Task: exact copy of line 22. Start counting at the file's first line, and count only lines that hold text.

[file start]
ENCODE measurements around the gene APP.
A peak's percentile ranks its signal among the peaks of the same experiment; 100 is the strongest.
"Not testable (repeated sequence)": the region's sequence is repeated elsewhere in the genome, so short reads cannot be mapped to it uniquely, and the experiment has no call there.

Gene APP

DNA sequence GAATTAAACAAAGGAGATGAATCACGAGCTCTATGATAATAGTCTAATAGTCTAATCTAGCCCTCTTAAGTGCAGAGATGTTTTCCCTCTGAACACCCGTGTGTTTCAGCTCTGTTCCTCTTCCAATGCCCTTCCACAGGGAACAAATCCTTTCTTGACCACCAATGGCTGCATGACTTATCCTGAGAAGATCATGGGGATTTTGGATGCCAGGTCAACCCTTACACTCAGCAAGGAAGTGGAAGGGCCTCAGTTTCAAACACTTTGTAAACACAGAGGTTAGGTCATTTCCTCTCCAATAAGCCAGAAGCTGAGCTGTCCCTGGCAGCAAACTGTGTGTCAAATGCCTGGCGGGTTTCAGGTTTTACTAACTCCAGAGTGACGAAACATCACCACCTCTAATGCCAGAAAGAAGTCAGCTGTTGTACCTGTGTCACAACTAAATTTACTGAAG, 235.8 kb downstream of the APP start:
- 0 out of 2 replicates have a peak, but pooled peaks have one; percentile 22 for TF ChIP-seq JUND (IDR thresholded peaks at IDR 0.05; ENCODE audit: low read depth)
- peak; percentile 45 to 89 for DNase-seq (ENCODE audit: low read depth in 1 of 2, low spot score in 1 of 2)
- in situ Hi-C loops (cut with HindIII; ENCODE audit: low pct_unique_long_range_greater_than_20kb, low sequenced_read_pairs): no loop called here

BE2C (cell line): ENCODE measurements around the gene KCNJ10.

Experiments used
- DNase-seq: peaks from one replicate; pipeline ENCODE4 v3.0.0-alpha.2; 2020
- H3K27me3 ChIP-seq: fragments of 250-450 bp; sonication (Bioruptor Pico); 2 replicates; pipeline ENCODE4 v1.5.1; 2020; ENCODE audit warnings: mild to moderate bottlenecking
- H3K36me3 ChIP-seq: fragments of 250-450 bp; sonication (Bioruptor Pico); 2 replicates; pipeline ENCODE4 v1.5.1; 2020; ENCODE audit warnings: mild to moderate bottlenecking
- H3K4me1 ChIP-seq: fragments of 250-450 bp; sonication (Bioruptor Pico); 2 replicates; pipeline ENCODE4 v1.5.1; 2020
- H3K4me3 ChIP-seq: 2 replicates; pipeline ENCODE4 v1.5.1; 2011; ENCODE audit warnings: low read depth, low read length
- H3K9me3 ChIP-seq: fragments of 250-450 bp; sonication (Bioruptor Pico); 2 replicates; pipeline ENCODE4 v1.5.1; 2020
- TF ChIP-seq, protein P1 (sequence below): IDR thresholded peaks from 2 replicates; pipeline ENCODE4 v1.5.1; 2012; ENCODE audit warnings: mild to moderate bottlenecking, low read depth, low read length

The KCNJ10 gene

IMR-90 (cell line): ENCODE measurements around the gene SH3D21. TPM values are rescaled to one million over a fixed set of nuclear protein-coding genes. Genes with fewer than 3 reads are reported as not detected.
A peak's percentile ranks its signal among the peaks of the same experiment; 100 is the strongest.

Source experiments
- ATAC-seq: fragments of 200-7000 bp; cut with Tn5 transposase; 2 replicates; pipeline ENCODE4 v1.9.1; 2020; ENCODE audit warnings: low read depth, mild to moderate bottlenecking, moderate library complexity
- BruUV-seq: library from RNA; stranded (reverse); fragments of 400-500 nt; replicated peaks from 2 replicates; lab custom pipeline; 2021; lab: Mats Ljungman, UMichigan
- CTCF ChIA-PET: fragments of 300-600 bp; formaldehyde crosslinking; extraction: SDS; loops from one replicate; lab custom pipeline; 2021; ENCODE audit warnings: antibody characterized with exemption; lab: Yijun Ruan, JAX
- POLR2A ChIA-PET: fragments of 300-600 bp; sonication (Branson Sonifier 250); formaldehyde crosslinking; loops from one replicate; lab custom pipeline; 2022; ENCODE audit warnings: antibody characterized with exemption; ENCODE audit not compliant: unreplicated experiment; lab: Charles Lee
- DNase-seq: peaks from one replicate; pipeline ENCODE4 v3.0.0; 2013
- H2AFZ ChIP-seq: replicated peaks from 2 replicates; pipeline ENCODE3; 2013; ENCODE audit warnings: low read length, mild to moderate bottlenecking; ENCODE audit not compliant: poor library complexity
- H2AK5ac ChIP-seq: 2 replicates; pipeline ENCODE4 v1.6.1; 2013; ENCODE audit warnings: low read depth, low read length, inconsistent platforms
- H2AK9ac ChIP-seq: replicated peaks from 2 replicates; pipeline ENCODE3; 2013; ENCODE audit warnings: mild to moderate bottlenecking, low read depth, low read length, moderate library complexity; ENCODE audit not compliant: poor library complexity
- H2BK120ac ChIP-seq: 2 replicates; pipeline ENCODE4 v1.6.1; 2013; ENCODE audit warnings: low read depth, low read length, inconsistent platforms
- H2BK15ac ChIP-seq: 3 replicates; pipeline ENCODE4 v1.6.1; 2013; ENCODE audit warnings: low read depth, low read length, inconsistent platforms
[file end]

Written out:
- ATAC-seq: fragments of 200-7000 bp; cut with Tn5 transposase; 2 replicates; pipeline ENCODE4 v1.9.1; 2020; ENCODE audit warnings: low read depth, mild to moderate bottlenecking, moderate library complexity